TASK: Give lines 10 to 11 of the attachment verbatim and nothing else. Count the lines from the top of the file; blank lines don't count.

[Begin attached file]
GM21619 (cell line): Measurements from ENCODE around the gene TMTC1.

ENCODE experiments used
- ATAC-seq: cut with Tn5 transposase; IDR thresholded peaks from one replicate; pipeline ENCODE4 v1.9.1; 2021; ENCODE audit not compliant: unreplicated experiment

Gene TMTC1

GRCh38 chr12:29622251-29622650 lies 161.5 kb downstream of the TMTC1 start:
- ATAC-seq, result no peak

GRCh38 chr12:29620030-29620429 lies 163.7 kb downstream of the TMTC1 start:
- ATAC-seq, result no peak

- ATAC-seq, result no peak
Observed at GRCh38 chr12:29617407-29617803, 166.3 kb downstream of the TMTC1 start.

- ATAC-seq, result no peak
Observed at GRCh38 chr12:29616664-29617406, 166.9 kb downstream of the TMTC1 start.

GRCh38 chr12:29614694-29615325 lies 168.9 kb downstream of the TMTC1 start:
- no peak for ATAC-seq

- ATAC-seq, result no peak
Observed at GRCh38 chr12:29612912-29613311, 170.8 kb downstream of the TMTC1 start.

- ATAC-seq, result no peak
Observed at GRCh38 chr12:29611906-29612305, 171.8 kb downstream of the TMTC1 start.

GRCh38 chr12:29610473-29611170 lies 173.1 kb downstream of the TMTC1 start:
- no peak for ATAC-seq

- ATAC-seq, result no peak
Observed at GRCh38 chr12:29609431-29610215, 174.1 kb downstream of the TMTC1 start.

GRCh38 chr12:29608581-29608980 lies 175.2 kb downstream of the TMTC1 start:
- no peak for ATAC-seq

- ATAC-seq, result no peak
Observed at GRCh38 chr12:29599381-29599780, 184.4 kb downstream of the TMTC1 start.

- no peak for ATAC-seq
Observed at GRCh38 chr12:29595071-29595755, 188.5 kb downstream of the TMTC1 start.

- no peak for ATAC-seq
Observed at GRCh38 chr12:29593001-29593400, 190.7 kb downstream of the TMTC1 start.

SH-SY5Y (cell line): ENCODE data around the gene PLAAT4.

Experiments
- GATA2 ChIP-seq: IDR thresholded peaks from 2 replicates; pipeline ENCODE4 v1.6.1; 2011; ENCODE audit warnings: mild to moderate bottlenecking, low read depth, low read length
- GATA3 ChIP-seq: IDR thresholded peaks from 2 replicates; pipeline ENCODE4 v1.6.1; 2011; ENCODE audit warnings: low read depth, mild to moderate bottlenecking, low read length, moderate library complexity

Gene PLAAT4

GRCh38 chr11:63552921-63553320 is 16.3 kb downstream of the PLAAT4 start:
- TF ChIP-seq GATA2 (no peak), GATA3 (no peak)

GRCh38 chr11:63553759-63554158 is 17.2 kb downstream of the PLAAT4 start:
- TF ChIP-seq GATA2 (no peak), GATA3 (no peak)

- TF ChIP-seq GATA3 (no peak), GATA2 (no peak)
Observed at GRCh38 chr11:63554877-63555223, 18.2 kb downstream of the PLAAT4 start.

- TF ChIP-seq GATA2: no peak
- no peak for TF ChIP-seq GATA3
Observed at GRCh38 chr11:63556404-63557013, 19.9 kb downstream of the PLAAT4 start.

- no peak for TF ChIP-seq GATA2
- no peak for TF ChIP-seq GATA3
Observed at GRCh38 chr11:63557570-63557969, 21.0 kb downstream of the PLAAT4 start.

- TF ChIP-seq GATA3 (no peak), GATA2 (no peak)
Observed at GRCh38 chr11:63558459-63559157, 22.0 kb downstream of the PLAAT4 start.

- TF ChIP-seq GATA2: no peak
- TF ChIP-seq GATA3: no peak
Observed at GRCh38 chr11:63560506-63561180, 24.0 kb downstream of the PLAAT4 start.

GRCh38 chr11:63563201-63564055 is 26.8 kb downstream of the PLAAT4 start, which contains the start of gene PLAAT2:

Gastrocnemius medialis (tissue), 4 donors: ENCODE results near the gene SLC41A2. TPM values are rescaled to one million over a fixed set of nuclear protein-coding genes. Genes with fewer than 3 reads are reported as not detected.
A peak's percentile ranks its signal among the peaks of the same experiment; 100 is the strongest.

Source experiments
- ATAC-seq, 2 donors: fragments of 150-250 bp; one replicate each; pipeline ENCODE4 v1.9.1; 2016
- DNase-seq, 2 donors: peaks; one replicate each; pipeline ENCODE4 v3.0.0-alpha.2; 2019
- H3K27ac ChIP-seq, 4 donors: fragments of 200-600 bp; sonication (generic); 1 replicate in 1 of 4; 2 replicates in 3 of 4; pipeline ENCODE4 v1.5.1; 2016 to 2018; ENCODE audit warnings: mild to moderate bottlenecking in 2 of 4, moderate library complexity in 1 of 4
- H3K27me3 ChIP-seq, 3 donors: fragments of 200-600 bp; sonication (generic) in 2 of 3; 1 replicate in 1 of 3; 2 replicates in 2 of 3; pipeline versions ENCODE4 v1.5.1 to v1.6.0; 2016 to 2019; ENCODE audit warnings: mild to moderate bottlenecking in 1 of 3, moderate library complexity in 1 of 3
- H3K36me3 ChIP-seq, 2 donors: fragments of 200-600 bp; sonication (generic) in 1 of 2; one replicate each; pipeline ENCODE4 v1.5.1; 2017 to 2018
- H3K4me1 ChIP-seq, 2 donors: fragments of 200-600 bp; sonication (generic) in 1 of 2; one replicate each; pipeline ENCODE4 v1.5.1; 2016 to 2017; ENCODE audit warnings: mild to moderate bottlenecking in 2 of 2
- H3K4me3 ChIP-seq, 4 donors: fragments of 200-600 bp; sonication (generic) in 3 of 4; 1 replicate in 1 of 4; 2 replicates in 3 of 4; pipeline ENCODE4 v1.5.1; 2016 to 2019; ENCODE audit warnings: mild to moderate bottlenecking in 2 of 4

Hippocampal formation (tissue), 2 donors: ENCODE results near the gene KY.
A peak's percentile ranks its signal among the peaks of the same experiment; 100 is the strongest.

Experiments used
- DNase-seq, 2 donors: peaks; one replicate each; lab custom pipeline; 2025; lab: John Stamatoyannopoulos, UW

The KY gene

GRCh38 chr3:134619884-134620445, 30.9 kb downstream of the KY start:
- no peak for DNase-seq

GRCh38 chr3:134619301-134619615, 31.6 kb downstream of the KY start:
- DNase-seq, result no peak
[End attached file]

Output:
Observed at GRCh38 chr12:29617407-29617803, 166.3 kb downstream of the TMTC1 start.

- ATAC-seq, result no peak